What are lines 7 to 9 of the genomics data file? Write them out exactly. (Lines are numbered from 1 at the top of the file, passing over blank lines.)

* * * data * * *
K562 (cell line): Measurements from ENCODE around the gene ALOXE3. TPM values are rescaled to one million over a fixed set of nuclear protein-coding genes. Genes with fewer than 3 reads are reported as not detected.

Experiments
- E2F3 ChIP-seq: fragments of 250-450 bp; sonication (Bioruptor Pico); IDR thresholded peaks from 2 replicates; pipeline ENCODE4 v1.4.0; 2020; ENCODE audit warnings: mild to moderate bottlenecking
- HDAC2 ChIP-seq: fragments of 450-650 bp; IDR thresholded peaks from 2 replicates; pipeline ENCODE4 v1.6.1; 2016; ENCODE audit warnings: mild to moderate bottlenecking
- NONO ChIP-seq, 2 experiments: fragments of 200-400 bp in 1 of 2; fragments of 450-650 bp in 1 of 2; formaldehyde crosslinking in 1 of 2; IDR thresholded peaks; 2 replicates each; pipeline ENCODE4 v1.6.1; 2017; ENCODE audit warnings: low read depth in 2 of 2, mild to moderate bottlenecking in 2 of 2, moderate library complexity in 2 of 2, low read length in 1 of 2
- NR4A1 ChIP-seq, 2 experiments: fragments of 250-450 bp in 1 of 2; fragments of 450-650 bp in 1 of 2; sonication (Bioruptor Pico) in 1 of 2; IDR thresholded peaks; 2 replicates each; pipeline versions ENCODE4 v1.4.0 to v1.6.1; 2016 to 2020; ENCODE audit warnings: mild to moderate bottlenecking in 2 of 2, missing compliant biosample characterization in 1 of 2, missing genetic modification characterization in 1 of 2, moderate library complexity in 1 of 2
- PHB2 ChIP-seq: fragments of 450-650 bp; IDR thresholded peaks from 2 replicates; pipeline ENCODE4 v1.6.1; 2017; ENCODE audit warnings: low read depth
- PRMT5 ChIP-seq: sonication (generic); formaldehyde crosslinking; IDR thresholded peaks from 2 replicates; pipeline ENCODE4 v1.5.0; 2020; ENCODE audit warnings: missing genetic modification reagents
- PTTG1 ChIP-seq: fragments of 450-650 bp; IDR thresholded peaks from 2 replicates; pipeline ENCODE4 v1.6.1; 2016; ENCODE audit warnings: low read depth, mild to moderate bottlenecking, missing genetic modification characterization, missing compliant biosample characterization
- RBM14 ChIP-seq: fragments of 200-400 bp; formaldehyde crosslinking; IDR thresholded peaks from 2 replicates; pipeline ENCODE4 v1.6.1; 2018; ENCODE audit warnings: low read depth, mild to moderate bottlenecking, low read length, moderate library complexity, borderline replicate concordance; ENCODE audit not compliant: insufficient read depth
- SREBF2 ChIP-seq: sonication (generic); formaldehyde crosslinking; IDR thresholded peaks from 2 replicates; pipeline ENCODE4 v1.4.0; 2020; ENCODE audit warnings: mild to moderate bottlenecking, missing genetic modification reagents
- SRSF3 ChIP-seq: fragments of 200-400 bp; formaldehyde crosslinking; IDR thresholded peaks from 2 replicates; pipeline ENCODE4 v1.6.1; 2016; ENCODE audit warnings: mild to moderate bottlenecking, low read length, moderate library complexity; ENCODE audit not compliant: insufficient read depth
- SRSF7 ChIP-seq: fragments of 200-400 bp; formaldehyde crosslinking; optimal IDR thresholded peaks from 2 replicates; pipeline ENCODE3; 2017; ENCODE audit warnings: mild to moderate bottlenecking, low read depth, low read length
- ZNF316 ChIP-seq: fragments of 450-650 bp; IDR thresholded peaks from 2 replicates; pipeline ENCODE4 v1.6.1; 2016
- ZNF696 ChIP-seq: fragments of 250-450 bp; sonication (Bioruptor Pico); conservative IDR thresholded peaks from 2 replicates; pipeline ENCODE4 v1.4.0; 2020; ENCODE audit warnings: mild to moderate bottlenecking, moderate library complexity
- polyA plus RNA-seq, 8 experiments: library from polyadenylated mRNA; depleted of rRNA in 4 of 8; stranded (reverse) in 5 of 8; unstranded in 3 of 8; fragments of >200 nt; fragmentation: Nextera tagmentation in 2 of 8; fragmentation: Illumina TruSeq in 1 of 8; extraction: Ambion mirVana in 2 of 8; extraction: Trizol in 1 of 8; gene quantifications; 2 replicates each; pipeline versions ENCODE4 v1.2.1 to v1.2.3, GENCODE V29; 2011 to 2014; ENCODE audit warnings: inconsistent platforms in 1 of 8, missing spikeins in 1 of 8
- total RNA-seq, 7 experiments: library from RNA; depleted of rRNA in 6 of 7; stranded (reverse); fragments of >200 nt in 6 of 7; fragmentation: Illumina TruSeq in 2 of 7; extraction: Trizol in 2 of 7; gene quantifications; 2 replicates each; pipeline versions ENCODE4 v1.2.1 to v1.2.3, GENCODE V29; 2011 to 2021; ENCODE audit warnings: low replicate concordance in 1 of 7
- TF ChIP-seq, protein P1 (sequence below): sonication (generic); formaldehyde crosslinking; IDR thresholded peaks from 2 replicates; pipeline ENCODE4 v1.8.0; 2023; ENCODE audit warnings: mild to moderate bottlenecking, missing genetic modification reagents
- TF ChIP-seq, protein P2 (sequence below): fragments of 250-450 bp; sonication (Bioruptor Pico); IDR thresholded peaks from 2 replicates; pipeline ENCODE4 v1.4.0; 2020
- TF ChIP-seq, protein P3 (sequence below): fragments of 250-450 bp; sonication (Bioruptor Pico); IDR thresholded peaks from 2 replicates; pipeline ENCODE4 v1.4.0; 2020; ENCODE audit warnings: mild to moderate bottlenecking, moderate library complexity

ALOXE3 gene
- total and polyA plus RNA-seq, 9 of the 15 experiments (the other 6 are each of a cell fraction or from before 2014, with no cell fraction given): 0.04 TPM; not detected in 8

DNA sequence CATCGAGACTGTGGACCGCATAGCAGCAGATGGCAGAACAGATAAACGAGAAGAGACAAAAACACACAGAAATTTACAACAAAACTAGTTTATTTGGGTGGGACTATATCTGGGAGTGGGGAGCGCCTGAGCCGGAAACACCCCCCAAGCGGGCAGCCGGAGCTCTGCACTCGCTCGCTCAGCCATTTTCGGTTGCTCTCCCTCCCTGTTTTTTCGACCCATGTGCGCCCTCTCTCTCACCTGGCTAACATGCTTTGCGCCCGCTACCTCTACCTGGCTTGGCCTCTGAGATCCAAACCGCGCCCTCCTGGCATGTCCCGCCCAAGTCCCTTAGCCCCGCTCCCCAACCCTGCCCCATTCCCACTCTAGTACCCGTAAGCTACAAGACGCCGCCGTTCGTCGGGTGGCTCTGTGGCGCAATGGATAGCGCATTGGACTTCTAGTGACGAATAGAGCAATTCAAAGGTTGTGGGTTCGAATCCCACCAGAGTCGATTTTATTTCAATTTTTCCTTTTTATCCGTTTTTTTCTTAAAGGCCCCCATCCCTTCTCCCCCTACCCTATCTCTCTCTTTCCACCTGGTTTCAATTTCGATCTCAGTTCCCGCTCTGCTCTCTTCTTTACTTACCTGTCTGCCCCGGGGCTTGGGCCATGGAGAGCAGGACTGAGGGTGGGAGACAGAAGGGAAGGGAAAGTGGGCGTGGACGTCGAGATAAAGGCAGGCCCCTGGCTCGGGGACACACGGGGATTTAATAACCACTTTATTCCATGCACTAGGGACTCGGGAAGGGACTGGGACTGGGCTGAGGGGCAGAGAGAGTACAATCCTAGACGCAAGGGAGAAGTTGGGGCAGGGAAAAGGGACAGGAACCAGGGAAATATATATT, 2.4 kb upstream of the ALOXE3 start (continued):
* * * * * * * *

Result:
- PHB2 ChIP-seq: fragments of 450-650 bp; IDR thresholded peaks from 2 replicates; pipeline ENCODE4 v1.6.1; 2017; ENCODE audit warnings: low read depth
- PRMT5 ChIP-seq: sonication (generic); formaldehyde crosslinking; IDR thresholded peaks from 2 replicates; pipeline ENCODE4 v1.5.0; 2020; ENCODE audit warnings: missing genetic modification reagents
- PTTG1 ChIP-seq: fragments of 450-650 bp; IDR thresholded peaks from 2 replicates; pipeline ENCODE4 v1.6.1; 2016; ENCODE audit warnings: low read depth, mild to moderate bottlenecking, missing genetic modification characterization, missing compliant biosample characterization